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Britain Will Not Face Energy Crisis this Winter Says National Grid

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The UK's power suppliers have had a torrid time recently, with over twenty of them declaring bankruptcy. The country also faces rising prices and increased demand. The National Grid attempted to reduce anxiety by claiming that there was sufficient capacity to meet demand during the peak times of winter.

National Grid Chief Executive John Pettigrew says, “Based on our winter outlook reports, we see sufficient capacity both on the gas and on the electricity side."

European wholesale gas and electricity prices have risen sharply due to lower-than-usual gas stocks this summer, reduced supply from Russia, and the onset of colder temperatures. In the UK, high wholesale gas prices have contributed to an across-the-board increase in power prices, as gas plants account for around 40 per cent of electricity generation in Britain.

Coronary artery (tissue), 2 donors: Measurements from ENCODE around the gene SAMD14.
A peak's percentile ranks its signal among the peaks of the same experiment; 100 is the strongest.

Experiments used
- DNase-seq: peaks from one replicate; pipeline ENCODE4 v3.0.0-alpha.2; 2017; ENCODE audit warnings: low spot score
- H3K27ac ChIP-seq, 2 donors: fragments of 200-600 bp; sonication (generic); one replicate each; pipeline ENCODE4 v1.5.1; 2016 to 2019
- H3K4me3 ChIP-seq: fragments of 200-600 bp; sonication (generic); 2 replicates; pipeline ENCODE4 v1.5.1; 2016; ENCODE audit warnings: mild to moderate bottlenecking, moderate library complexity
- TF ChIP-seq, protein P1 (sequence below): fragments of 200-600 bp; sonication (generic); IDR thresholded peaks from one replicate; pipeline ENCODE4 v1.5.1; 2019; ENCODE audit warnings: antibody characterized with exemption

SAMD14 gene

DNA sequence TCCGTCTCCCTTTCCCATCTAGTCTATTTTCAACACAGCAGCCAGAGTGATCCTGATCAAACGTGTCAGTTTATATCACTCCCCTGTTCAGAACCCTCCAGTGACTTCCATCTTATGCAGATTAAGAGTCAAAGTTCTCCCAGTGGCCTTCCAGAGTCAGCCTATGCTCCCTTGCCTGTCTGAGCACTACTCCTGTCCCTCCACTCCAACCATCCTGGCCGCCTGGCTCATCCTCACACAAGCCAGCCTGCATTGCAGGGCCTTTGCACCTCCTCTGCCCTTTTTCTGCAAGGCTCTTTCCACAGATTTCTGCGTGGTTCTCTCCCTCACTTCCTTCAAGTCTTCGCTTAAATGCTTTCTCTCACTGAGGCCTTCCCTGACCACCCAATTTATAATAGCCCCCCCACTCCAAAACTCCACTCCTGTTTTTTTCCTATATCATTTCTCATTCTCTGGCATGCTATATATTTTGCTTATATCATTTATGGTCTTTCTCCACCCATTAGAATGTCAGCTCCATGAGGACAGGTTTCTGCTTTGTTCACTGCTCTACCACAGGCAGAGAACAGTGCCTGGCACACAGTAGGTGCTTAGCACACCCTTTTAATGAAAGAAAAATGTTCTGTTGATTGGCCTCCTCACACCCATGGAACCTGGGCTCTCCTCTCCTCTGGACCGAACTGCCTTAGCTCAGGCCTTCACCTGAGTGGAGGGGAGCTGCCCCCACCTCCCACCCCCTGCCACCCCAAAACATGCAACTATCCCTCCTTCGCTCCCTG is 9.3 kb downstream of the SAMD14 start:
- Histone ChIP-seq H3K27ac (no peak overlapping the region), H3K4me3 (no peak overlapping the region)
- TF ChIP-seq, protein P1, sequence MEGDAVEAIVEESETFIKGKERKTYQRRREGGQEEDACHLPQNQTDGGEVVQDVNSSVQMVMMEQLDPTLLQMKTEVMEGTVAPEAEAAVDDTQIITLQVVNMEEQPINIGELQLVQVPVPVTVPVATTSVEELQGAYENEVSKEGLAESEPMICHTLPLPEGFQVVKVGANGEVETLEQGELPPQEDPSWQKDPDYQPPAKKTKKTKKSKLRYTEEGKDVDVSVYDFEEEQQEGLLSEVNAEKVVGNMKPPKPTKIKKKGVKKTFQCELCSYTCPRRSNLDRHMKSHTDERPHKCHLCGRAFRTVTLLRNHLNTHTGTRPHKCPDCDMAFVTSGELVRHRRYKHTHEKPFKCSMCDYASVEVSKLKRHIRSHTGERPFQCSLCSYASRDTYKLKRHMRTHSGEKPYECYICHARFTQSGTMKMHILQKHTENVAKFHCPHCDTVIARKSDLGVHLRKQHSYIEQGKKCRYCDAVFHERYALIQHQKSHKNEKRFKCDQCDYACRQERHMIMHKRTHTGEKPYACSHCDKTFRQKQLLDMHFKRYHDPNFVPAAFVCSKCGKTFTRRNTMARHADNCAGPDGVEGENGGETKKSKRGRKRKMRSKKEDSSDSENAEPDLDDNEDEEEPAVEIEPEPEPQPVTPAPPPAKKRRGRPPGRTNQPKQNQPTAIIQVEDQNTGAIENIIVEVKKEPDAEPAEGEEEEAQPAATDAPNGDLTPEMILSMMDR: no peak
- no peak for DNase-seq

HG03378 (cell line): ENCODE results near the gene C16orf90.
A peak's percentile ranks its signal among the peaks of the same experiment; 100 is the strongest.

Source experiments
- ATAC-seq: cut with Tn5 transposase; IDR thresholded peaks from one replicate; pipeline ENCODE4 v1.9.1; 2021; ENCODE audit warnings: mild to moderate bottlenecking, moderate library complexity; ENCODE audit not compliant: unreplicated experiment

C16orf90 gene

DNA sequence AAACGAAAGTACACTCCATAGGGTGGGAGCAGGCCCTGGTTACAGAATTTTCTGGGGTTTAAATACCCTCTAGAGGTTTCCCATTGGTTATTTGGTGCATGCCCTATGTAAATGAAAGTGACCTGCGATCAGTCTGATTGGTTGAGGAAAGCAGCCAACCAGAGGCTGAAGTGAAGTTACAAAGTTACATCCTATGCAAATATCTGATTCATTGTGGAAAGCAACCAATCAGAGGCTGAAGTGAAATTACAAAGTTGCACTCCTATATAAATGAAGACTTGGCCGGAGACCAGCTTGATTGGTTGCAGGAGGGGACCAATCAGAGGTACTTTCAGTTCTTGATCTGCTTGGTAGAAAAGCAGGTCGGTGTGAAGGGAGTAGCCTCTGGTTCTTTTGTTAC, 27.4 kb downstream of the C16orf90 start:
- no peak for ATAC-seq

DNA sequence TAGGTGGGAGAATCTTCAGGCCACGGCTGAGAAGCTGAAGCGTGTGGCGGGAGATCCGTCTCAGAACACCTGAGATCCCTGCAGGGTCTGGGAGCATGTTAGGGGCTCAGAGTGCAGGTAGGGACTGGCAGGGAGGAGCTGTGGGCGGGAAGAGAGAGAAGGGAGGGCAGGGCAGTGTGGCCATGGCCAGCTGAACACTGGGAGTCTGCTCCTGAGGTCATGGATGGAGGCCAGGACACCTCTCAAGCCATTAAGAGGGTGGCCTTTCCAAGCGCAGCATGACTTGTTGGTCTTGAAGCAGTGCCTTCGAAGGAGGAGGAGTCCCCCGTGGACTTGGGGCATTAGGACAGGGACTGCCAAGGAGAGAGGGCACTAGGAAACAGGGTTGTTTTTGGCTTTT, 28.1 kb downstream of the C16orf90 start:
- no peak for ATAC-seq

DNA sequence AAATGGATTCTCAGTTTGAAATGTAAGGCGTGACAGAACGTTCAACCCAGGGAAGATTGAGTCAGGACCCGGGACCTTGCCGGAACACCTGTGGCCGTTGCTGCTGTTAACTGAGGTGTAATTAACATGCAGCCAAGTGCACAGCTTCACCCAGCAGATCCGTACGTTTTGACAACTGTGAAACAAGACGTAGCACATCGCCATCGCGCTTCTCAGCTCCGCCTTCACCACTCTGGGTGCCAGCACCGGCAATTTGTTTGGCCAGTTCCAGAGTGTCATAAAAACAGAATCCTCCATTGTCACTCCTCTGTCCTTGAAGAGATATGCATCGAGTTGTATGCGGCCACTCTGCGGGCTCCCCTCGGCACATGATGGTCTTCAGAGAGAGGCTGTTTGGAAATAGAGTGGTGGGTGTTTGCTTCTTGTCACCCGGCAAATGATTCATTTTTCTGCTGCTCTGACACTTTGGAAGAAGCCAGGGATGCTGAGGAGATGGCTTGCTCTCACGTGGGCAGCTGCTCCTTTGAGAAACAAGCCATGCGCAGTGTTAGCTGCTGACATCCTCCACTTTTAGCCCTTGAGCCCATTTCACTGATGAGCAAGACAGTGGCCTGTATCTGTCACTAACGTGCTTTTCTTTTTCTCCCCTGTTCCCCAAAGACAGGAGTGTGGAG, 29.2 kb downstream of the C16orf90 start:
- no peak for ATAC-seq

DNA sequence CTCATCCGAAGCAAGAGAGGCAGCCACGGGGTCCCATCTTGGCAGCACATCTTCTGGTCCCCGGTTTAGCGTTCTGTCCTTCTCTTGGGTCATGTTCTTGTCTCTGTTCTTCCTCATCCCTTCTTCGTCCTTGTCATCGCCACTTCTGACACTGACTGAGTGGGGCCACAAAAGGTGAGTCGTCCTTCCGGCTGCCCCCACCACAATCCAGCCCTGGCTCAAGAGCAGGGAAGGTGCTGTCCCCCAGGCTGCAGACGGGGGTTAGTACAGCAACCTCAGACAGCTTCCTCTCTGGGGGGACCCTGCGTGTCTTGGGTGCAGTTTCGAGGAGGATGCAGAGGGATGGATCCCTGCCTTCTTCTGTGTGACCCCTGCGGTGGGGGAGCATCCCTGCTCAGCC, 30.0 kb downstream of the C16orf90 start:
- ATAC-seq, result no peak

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The UK only holds sufficient gas reserves to meet the demand for up to four or five winter days, that is, just one per cent of Europe’s total available storage. Many other European nations have at least quadruple the storage. Rising prices are putting a serious strain on industrial consumers as well as residential users of power.

However, the National Grid reported healthy half-year financial results and raised its annual earnings forecast. Earnings per share is expected to be more than 7 per cent and half-yearly operating profits were up 47 per cent or £1.41 billion ($1.88 billion). The company has benefited from the early opening of the North Sea Link electricity interconnector running between UK and Norway. This power cable is worth 1.6 billion euros ($1.8 billion) and began commercial operations early last month. This is a welcome boost for the UK's energy security this winter.

 

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